SOMETIME ago, a World Bank study calculated that corruption in public expenditures or procurement activities shaves off over 2.0 per cent of the GDP growth in Bangladesh. This has been estimated at about $3.0 billion annually. Thus, it was expertly observed that the country's GDP can increase substantially if the government's procurement system can be made even partially free from corruption. It was reported sometime ago that the government of Bangladesh (GOB) was under pressure from the donors to enact a new law at the fastest to curb such corruption in the public procurement processes and that it had drafted the law or the proposed guidelines to govern procurement procedures. The donors are linking the disbursement of their pledged aid money with the introduction and implementation of this legislation when the economy is suffering badly from non-disbursement or significantly slow disbursement of aid funds due to this factor. But the adoption of the law to deal with procurement would be seen as satisfactory only after it is finally adopted in an effective form. For there are powerful beneficiaries of the present system within the government itself and they remain as determined and keen as ever to try and reverse or amend the proposed guidelines to serve their needs. The obstructionism posed by these interest groups were highlighted in a report in this paper last Sunday.
The private sector has grown substantially in this country. But notwithstanding this growth, the public sector is still, by far, the biggest spender. The government spends over 60 per cent of its development budget in public procurement. It mobilises huge resources through its taxation or fiscal measures and then spends the same in a myriad of ways for developmental activities or for discharging various services. If such resources are utilised efficiently without corruption, then the same can be very helpful for the economy. For example, if public sector funds for road building and development are well spent, the same can lead to conservation of resources as frequent repairing needs of roads would fall and the saved resources can be channeled to other areas in need of funds. Another example can be an equipment of poor quality purchased by a government department that needs frequent repairs due to breakdowns. If the equipment purchased at the outset is of the desired quality, then much saving can be expected as frequent repairs of it will not be necessary. Thus, a very long list can be made of the areas where the procurement activities of the government, properly managed, can effect significant saving of resources and yield substantially higher value from their use. But this is not possible, at present, because of the corruption-infested procurement processes.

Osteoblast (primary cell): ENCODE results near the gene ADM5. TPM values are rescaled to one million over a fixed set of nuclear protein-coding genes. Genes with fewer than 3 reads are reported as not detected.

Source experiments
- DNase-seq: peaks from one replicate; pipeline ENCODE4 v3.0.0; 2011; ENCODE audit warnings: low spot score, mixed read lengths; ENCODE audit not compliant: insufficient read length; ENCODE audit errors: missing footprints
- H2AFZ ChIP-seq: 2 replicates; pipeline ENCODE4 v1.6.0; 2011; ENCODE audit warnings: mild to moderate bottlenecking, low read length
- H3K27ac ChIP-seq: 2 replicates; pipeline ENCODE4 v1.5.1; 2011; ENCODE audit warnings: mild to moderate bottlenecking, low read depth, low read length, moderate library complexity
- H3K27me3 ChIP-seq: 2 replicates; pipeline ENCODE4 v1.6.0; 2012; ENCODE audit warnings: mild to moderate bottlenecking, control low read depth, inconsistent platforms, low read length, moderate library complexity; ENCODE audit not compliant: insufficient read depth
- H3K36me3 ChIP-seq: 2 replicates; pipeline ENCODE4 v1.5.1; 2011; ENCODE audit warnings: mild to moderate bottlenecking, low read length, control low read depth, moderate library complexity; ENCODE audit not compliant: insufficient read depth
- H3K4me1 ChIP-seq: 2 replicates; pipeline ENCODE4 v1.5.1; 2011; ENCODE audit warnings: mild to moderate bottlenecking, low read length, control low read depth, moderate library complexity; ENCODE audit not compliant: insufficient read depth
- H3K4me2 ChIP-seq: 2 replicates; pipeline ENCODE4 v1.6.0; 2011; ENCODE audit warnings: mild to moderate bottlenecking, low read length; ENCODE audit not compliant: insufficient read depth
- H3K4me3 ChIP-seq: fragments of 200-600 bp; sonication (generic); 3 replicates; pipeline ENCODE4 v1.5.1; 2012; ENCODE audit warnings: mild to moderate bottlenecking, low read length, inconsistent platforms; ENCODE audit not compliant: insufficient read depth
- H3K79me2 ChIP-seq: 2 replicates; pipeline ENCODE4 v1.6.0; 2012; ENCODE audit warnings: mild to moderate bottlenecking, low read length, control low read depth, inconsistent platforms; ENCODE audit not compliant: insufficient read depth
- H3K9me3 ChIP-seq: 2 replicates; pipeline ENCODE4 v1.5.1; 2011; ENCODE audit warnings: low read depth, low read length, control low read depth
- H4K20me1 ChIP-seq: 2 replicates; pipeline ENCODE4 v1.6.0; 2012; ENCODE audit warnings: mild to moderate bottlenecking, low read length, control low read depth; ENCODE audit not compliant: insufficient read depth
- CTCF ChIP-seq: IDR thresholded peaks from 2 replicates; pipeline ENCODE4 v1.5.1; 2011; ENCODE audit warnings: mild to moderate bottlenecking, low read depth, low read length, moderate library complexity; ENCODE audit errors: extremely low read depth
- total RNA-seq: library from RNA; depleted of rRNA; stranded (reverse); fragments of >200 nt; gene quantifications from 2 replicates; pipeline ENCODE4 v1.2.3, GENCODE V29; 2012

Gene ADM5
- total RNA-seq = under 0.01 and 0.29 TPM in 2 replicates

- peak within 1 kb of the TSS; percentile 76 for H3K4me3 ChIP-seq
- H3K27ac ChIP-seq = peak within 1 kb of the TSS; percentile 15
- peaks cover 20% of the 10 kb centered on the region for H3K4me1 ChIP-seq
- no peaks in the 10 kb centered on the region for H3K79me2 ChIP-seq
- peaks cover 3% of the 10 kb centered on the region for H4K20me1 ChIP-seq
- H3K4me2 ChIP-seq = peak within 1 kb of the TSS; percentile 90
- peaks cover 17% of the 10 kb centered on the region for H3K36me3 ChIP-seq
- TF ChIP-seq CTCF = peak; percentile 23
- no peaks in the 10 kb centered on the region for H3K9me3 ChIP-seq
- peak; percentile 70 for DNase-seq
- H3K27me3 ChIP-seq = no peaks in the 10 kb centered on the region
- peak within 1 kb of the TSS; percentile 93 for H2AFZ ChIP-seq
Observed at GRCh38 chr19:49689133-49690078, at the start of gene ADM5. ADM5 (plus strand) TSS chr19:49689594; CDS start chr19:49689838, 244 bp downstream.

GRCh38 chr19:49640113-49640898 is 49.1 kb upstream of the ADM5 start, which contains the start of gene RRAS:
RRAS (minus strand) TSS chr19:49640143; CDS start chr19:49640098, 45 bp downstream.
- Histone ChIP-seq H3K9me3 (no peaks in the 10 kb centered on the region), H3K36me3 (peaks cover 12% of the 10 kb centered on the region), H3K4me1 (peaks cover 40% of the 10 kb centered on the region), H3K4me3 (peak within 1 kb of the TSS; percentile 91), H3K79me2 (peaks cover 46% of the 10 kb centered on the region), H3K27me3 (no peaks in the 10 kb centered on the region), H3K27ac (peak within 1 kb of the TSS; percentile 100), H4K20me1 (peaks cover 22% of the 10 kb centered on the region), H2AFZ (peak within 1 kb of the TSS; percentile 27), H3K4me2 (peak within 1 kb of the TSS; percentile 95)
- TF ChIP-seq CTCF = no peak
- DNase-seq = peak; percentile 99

The government's tendering system -- for procurement -- at present is such that suppliers can manipulate it to their advantage defeating grossly the stated objectives of official procurement policies such as buying at competitive prices the best commodities or services. The tendering rule of giving the procurement order to the lowest bidder is abused too frequently to supply poor quality or inferior products. This principle elbows out producers or suppliers of reputed and standard products. The supply of sub-standard goods could be deterred if there existed proper inspection procedures to discriminate between standard goods and sub-standard ones. But bureaucratic and other vested interests are keen to keep alive such inefficiencies or incapacities in the various procurement processes to gratify their rent-seeking instincts. In this context, it has become imperative to move speedily for putting in place a transparent public procurement policy at the earliest. Actions to free the procurement activities of the government from the clutches of the vested interests will make it possible for the process to be made efficient, honest and transparent. For this purpose, political resolve and hard actions will be of utmost importance.